Remember that one scene from Jet Li’s “Fearless” (霍元甲) where he’s working on the rice paddy for the first time? All of a sudden a gentle breeze flows through and everyone literally stops working to stand up and enjoy it. He gives the “you guys are all tools” look and continues haphazardly planting rice. Lo and behold the moral of the story becomes clear when later the kind blind girl has to redo his entire line because of his rush to finish. Even with all that rushing, in the end he was still embarrassed and dead last.
And what does that even mean, really? Being last, being first. He gets his rice planted slower than others, big deal. They all had to do the same amount of work, all had to plant the same amount of rice, all have to harvest later and eat their shared amount. What exactly was Huo Yuanjia striving for when he rushed to plant everything quickly? Bragging rights? I guess I could see if the point of it was to have the most leisure time at the very end, but even then it fails because obviously the other farmers were content with plenty of leisure standing in the relaxing draft and really didn’t lose all that much compared to him. Plus he got outdone by a blind girl anyway, eat it.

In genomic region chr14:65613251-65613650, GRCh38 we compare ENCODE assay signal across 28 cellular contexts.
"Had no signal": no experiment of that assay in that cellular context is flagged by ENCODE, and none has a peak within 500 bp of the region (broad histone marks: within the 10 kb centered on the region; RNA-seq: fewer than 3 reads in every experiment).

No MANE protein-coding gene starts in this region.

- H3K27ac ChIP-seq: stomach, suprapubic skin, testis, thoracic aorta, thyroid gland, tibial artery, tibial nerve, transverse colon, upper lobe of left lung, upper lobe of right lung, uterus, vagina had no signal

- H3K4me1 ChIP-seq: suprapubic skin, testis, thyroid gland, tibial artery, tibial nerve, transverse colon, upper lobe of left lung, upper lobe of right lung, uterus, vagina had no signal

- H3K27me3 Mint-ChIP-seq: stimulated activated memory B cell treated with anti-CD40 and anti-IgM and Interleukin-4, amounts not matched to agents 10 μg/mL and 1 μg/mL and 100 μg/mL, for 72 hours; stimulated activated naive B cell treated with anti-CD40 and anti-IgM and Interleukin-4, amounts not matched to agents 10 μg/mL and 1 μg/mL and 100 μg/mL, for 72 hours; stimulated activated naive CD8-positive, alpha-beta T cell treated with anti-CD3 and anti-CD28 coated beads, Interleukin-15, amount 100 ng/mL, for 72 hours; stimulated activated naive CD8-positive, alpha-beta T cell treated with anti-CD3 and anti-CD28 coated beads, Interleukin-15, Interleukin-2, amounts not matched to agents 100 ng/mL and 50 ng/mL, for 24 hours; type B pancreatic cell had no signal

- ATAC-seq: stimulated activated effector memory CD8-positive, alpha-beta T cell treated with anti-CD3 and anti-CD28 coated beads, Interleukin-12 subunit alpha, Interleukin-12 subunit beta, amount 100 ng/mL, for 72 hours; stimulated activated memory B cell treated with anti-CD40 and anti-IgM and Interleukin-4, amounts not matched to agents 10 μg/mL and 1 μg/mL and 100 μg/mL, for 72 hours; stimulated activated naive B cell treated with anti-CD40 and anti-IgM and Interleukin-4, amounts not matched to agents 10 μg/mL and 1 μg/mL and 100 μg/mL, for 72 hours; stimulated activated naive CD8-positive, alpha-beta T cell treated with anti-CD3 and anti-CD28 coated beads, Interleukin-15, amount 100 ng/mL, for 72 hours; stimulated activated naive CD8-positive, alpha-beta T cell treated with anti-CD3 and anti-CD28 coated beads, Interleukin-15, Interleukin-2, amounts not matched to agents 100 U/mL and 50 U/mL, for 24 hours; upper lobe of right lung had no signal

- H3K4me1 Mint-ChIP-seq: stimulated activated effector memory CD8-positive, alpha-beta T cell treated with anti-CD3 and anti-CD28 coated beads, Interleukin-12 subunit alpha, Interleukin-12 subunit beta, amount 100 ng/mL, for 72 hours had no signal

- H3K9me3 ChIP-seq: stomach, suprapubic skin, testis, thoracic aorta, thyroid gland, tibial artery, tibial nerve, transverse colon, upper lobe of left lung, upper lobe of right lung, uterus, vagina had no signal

As I’m sitting here worrying about not having a job right this moment and the whole course of my ENTIRE future, I’m wondering the same thing. What’s at the end of the rice patty? Do I sit back in an armchair and drink chocolate milk in the shade while I watch other people planting? Sounds pretty dull, actually. It’s not like flying through a tornado at the end will make up for a lifetime’s worth of missed breezes.
I guess this is my “stop and smell the roses” moment. Except I really don’t like the smell of roses. Guess I’ll stick with the wind.